And it's now that my lack of work ethic from those years is hurting me the most. I sit here typing this with a massive amount of programming to be handed in next month. I know I should be doing it, but whenever I hit a wall I don't have the patience for it. I don't have the patience for anything. I'm 20 years old, and I have absolutely no passion for anything anymore. I like playing games -- that's a cool hobby. I like listening to music -- that's a cool hobby. Other than that, I sit, vegetate, am unable to retain information and I'm generally unattached from everything. Why do I want to sit here and answer 58 questions of bollocks? I'm meant to be "learning" -- then why do I feel so left in the dark, unable to garner enough information to complete the tasks to an adequate level. I'm questioning myself -- is it because I didn't take the information in first-time it was told to me? And the answer is probably yes.
But the point is this. I sit here knowing how lucky I am, a degree a few years down the line, and yet, even then, even when I know I can't get a job in the real-world, EVEN THEN, I have no desire AT ALL to do even the minute amount of work that's been issued to me to get a bare minimum pass.
Growing up has been unkind to me, and I'm one of the "well off" ones. I pray for energy all the time, but I just get more tired.
As a parody of classic kung fu movies, Rag Doll Kung Fu nails the ridiculous nature of the timeless cinema genre. However as a video game, it’s severely let down by iffy controls.
What’s It All About?
Originally developed for the PC by Mark Healey, the co-founder of Media Molecule, Rag Doll Kung Fu is a parody of classic kung fu movies. The game is a simple arena based beat ‘em up, akin to Nintendo’s Super Smash Bros., where up to four players select an action-figure protagonist and battle it out on a purposely cliche stage.
Rag Doll Kung Fu has a competitive four-player multiplayer mode and a challenge section. Player’s achievements are rewarded with body parts which can be used to create new characters (and yes, Sackboy is in there).
What We Liked:
The presentation. Rag Doll Kung Fu maintains a really fantastic look. The available action figure fighters have a suitably plastic look to them, which complements the toy-like arenas they fight in. The animation is also brilliant, with characters flailing arms around the screen, before the elastic snaps them back into their default position. It’s a very charming kind of presentation, that not only parodies the kung fu genre, but also develops a unique look for itself. The music and sound effects are all also suitably relevant and equally hilarious. We’d actually pay for the theme tune so we hope that it ends up for download on the Playstation Store at some point.
The multiplayer modes. The standard multiplayer mode can be played with up to four-friends locally or with AI, and offers a few different modes across a range of stages. The standard Deathmath mode has players competing to take out the other three opponents as many times as possible in a certain time limit. King Of The Hill requires you to control the uppermost platform of a specific stage, whereas Capture The Fish asks you to place fish in a bowl (the opponents trying to block you), and Dodgeball has you scoring points by hitting opponents with a large ball. The latter two modes offered most enjoyment for us, but we’ve no doubt they’re all interesting after a shot of vodka or two. The simple pick-up and play button bashing mechanics only add to this.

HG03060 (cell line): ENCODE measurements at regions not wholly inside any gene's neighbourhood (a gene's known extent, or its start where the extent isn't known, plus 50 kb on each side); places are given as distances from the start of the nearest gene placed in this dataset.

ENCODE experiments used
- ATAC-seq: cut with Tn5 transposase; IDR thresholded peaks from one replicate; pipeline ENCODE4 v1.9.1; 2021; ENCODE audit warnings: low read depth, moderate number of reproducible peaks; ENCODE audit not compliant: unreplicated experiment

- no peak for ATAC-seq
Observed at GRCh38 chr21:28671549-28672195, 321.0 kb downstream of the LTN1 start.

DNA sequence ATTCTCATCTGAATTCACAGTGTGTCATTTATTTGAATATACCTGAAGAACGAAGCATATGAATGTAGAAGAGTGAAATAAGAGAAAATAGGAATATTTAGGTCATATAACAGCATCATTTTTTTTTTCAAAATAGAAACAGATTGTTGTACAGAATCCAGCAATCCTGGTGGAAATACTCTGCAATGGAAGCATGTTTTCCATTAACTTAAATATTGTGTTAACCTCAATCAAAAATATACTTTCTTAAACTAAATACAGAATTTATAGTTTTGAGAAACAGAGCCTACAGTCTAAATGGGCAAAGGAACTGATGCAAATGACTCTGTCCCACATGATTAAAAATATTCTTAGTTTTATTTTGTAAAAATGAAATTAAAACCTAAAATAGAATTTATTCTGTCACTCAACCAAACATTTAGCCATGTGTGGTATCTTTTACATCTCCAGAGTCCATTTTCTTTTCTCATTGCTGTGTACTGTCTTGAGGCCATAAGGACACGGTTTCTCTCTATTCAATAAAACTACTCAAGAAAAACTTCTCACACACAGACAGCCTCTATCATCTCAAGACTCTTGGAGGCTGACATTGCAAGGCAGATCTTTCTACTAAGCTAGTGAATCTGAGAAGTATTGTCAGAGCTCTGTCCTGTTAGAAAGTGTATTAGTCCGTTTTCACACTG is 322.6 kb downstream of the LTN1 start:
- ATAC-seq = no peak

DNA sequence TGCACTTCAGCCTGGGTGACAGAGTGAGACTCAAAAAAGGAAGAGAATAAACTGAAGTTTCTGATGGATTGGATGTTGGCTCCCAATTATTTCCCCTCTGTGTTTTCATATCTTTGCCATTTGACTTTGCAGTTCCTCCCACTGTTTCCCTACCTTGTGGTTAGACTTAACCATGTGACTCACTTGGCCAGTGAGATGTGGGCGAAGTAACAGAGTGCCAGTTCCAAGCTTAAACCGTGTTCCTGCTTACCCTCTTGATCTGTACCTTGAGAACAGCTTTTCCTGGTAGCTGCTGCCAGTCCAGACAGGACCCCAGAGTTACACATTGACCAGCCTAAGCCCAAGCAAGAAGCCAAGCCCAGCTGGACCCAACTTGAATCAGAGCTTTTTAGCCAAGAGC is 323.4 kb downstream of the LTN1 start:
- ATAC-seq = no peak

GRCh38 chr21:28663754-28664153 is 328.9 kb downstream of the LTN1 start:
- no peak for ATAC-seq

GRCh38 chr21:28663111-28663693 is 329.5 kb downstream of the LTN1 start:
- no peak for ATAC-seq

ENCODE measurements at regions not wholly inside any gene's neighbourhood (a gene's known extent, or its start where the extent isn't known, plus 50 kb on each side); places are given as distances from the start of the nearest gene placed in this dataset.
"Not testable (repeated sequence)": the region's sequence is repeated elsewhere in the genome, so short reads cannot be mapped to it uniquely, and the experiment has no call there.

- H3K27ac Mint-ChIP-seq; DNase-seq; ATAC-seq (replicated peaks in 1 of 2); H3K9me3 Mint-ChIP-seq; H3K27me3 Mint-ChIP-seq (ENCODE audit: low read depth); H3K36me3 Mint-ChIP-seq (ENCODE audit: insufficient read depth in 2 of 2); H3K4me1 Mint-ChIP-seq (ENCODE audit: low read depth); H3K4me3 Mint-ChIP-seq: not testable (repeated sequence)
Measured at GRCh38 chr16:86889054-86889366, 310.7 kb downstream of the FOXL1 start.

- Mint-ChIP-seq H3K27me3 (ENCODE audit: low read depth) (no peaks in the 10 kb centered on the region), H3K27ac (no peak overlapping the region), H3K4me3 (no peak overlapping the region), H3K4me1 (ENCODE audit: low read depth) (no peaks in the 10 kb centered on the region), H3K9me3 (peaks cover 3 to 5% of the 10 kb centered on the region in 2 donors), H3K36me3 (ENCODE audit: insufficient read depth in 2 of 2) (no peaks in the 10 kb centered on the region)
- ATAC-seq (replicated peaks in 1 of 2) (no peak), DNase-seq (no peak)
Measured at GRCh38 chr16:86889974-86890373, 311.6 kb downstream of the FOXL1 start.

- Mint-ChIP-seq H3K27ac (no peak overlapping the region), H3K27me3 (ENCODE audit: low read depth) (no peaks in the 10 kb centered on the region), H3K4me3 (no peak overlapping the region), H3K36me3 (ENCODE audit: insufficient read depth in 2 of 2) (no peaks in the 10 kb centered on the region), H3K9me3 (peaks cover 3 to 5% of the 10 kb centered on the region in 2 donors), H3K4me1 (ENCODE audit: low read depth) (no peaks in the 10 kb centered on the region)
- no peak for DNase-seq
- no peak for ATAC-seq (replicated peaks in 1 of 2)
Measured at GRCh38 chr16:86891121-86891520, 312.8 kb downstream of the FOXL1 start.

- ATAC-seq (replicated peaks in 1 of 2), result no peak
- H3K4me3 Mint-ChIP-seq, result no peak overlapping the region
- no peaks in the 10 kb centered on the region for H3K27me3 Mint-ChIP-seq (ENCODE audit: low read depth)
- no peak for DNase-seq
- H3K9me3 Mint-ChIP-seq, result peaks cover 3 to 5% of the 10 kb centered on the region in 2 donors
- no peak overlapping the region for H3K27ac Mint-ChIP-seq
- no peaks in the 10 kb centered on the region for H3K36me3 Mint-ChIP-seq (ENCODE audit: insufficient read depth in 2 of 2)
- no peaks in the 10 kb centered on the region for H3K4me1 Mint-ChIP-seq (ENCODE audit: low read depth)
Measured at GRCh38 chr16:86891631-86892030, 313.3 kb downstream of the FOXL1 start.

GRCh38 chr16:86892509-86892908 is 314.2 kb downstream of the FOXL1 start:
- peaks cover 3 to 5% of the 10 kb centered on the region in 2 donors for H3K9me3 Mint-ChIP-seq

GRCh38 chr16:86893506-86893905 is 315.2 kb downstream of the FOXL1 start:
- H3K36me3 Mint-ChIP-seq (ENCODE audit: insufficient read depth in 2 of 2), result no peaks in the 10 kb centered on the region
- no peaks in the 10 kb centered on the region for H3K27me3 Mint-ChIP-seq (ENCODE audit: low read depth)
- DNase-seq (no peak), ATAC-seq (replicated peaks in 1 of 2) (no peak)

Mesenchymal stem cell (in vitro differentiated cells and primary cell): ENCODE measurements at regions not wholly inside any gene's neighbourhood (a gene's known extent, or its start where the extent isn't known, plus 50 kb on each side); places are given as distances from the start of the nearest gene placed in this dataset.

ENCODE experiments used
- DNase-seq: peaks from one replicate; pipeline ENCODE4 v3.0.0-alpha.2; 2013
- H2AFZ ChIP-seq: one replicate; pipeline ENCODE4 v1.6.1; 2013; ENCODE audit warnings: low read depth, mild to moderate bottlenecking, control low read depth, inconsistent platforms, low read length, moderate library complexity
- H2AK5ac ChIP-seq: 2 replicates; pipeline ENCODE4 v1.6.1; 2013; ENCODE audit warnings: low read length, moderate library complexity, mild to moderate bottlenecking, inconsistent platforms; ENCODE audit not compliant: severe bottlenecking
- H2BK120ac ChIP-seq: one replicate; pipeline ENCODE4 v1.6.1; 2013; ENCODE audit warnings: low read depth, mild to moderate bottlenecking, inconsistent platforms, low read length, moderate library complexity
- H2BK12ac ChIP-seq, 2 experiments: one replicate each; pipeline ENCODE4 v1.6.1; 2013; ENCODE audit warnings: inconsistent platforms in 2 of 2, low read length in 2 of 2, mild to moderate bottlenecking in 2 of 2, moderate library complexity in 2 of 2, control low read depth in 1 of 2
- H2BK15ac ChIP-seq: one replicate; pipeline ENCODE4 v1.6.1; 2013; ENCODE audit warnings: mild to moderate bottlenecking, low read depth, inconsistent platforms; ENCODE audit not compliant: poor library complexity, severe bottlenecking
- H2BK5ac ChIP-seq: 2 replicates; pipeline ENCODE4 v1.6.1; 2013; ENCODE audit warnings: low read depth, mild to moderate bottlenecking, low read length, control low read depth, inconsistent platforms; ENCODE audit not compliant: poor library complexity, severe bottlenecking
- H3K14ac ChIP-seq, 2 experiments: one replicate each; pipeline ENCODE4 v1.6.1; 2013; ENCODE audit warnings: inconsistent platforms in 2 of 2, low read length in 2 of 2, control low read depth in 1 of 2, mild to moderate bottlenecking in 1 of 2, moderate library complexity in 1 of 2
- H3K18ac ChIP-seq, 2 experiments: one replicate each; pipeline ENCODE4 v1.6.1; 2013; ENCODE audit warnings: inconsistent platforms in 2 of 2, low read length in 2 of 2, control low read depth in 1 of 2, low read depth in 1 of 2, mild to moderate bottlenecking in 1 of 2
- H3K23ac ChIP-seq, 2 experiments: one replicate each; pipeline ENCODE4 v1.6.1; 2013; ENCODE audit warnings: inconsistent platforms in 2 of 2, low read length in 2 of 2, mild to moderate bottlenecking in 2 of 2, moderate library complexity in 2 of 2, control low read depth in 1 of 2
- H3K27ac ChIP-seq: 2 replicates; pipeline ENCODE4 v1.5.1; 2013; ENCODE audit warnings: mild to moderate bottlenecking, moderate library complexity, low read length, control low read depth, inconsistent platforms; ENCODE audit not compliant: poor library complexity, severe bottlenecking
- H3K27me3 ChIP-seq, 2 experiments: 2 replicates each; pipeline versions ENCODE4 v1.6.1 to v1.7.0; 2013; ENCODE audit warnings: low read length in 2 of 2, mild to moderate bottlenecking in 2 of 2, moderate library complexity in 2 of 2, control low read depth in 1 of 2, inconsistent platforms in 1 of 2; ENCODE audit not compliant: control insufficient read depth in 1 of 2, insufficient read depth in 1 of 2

Physics. Like LittleBigPlanet, Rag Doll Kung Fu has some really interesting physics to play with. Characters are suitably “floaty” and “bouncy”, as they flop around the stage mimicking the “doll” element of the title. While the physics don’t exactly present the sturdiest platform for a competitive brawler, they do make for an inviting time-waster.
Challenge mode. The Challenge Mode is quite a fun introduction to Rag Doll Kung Fu’s mechanics, providing the player with a “beat the score” type scenario where you must, for example, capture fish, swing from platform to platform or juggle a static opponent.
What We Didn’t Like:
Controls. Before we get into Rag Doll Kung Fu’s disappointing motion controls, we’d just quickly like to talk about the basic controls. Essentially, players can get by using the Square and Triangle buttons, which operate punch and kick respectively. Looking past its basic mechanics though, Rag Doll Kung Fu has much more depth, and the controls become clunky because of it. R1 allows you to pick up objects. Depending on the object you’ll have to learn a wide variety of control mechanics (the right-stick operating batons, L2 and R2 nunchucks, etc) which is really overwhelming. You’re also able to throw objects you’ve picked up by aiming with the left-stick and press Square; a mechanic which is impossible to get right due to your character moving in the direction you’re aiming and subsequently putting your initial shot-placement out of line.
Motion controls. As if the controls couldn’t get complicated enough, Rag Doll Kung Fu also introduces some Sixaxis motion attacks, which, to be honest, don’t work very well. The Firefly attack attempts to mimic those massive flying kicks you see in Kung Fu movies. The mechanic itself is quite fun, but the execution is not so. In order to pull off a Firefly attack you’ll have to point in a direction with the left-stick, hold the Square button and physically thrust the controller forward. It’s awkward to use, unresponsive and just not worth the hassle. Likewise the Fireball attack requires you to shake the controller to create a charge, before you can direct with the left-stick and press Square to fire. Finally, the meditation mechanic, which recovers health, requires you to turn the controller upside down. Why? What’s the point? It’s just clunky and annoying.